Thursday, October 14, 2010

Democratic Theory and Prop 19

I'm decidedly undecided on whether I would vote for Prop 19 if I had the chance, which is just as well because I'm not a resident of California. I've seen a lot of the debate over its passage, as California is a fairly technology-oriented state, and much of the conversation spills over onto blogs.

There are certainly some spurious arguments, such as the typical prohibitionist canards that legalizing marijuana would increase the number of users or create more intoxicated drivers or lower economic productivity in the state. The oddest argument against Proposition 19 that I have seen recently is ridiculed pretty well in this blog comment:
So, Rick, in your opinion, is Prop 19 terminally flawed? Do the opportunities that the loopholes create for government to tighten controls make this initiative something that should be voted down?

You’re right, there are many examples where the INTENT of a new law/ regulation is about 180 degrees from the RESULT.

Should we wait for an initiative which has no ambiguities in the language? Or, in your opinion, should we be voting “YES” and then try to plug the holes in the bucket?
Essentially, many pro-marijuana advocates are saying that the vagueness in proposition 19 is a flaw. Would-be-proponents decry the failure of the ballot initiative to include a state-wide tax even while its supporters claim that Prop 19 will bring in additional tax revenue on top of decreasing the absurd amount that California spends on incarceration (which incidentally tops education spending). They complain that the patchwork of regulations which would result from local controls and prohibitions (which are allowed in Prop 19) would produce uncertainty.

Inherent in these complaints is the fear that the legislature, as "Carmen" attributes to "Rick", the legislature and local authorities will scuttle whatever progress is enacted via the ballot box. The legislature doesn't have the collective courage to pass a legalization measure, despite the personal views of a majority of the members. Tom Ammiano, who introduced such a bill clearly thinks that this is the case. On the one hand, this collective cowardice is unlikely to produce an active attempt to scuttle the bill, but it is also unlikely that the legislature will take steps to make the law more reasonable.

But people who want a more specific proposition are mistaking a feature for a bug. California's constitutional order is such that any ballot initiative cannot be overruled by the legislature. Unless the initiative specifically allows the legislature to implement provisions through further law, the legislature cannot amend the ballot proposition in any way. Ballot initiative can only be changed via a future ballot initiative. Laws can only be changed when there are statewide elections and a majority of the electorate agrees on a specific fix. This is a terribly inefficient way to make law. Competing factions cannot compromise on the text to remove noxious provisions or insert additional plans.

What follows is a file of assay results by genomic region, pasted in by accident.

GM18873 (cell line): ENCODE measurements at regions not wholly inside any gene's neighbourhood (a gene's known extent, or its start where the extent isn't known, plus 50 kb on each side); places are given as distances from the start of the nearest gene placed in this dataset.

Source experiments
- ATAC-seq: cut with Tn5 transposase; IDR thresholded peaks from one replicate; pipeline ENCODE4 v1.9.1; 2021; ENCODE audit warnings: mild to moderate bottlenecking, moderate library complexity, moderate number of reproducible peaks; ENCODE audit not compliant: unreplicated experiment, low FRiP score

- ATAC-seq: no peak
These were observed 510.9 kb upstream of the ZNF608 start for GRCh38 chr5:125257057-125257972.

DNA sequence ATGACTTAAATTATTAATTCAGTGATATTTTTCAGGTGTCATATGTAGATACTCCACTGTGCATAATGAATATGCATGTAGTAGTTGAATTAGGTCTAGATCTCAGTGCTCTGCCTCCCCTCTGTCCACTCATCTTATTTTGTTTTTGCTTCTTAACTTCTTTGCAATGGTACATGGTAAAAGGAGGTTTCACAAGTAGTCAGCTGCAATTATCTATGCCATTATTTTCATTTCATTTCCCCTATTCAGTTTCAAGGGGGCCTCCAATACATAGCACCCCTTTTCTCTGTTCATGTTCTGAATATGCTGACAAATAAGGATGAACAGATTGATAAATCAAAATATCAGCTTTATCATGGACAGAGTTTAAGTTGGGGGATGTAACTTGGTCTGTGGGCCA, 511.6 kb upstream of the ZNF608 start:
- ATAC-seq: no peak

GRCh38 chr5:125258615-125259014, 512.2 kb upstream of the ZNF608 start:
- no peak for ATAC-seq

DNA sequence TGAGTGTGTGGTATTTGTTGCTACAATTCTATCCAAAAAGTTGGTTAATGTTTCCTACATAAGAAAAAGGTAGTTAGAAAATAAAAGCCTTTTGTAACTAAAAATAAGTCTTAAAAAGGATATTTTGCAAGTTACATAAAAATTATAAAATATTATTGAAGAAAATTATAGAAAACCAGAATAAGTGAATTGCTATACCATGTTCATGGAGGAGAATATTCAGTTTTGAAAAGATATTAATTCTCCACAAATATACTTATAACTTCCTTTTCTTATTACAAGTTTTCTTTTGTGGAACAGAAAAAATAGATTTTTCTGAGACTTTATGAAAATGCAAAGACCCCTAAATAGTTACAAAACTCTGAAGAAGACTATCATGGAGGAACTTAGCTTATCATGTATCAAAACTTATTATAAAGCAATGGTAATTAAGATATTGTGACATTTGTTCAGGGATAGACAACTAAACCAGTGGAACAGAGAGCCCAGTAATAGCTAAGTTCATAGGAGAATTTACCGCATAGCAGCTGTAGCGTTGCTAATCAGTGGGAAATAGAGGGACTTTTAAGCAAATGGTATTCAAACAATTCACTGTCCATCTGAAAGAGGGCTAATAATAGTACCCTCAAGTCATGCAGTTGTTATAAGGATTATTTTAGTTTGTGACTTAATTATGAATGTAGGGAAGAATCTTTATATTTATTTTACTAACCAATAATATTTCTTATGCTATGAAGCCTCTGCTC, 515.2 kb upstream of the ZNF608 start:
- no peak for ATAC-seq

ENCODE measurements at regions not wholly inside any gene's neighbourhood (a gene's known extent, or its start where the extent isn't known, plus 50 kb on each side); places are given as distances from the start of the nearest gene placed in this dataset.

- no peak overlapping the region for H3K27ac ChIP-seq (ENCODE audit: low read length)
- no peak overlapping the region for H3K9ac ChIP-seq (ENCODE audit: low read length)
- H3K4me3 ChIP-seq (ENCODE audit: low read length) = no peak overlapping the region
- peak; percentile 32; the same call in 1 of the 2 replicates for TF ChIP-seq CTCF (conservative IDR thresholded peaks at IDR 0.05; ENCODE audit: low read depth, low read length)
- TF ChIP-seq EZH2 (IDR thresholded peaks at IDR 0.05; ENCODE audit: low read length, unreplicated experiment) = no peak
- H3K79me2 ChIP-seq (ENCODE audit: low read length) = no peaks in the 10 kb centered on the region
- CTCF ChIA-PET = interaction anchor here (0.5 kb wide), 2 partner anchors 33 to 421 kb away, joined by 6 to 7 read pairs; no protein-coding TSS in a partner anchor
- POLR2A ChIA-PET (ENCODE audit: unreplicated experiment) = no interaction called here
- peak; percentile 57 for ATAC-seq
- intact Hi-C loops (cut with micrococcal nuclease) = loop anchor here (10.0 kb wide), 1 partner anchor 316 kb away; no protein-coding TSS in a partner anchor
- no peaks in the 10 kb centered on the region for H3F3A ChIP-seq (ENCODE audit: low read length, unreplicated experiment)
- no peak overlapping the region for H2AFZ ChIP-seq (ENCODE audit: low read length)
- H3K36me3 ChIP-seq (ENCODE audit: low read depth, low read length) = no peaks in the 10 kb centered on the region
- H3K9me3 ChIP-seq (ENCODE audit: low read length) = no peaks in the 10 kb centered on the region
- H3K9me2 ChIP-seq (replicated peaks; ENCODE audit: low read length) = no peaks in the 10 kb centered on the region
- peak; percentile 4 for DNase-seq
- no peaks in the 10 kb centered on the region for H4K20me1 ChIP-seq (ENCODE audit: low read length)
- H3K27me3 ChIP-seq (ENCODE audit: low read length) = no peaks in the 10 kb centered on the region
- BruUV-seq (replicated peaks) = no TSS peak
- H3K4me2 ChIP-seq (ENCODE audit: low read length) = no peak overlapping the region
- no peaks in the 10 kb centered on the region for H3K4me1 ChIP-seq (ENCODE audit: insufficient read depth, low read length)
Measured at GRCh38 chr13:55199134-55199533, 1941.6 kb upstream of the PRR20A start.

That's what a legislature does. The people may be equipped to do it, but they certainly don't have the time. People should certainly make broad policy decisions, but they should certainly invite the legislature to do the fine-point rule making. Ballot Initiatives are a separate class of law from legislative statutes. They are very costly to change. People who decry vagueness in them should consider the immutability of these acts.

The people who write the ballot initiatives want their language to be set in stone. But the authors are a very small group of the supporters. There will never be a ballot initiative which perfectly captures the policy preferences of the electorate, or even all of its supporters. The choice in elections is always between two distinct possibilities. Either voters think that Prop 19 is better than state marijuana prohibition, or they think it is worse. This is the only information that courts will have in the future in interpreting the law. Allowing the legislature to rough in, update, and extend the ballot initiative limits the courts' discretion in interpreting Prop 19 in the future. Normally the legislature acts upon its on prerogative, but in statutes that are enacted within the purview of a ballot initiative, they are extending the will of the people. Courts interpreting these statutes then have two authoritative texts: the legislative act and the ballot initiative. The ballot initiative imbues further statutes with explicit support for some purpose, some intent, and some values. While these sources are a lot fuzzier than legislative history as recorded in legislative reports, they are certainly as declarative of the will of the voters. In any event, courts will have a firmer basis for supporting laws spawned from prop 19 than they would had the same ends been enacted through the legislature.

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